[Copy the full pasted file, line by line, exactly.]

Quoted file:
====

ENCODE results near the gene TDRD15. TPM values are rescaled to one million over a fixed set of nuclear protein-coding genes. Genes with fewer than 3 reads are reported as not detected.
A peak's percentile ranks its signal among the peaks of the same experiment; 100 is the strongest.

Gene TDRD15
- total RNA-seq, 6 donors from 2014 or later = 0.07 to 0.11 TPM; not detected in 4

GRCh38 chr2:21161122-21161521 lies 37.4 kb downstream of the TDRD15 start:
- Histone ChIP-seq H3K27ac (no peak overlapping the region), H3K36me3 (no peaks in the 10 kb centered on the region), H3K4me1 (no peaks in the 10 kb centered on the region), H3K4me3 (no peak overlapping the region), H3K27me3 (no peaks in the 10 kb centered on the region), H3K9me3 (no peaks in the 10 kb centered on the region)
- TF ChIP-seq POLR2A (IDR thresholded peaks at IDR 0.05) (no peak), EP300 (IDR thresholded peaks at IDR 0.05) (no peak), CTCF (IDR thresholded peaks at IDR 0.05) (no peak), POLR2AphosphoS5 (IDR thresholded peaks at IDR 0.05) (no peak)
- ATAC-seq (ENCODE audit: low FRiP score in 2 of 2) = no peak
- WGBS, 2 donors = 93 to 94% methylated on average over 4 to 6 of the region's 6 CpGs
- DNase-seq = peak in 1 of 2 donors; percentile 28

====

ENCODE results near the gene TDRD15. TPM values are rescaled to one million over a fixed set of nuclear protein-coding genes. Genes with fewer than 3 reads are reported as not detected.
A peak's percentile ranks its signal among the peaks of the same experiment; 100 is the strongest.

Gene TDRD15
- total RNA-seq, 6 donors from 2014 or later = 0.07 to 0.11 TPM; not detected in 4

GRCh38 chr2:21161122-21161521 lies 37.4 kb downstream of the TDRD15 start:
- Histone ChIP-seq H3K27ac (no peak overlapping the region), H3K36me3 (no peaks in the 10 kb centered on the region), H3K4me1 (no peaks in the 10 kb centered on the region), H3K4me3 (no peak overlapping the region), H3K27me3 (no peaks in the 10 kb centered on the region), H3K9me3 (no peaks in the 10 kb centered on the region)
- TF ChIP-seq POLR2A (IDR thresholded peaks at IDR 0.05) (no peak), EP300 (IDR thresholded peaks at IDR 0.05) (no peak), CTCF (IDR thresholded peaks at IDR 0.05) (no peak), POLR2AphosphoS5 (IDR thresholded peaks at IDR 0.05) (no peak)
- ATAC-seq (ENCODE audit: low FRiP score in 2 of 2) = no peak
- WGBS, 2 donors = 93 to 94% methylated on average over 4 to 6 of the region's 6 CpGs
- DNase-seq = peak in 1 of 2 donors; percentile 28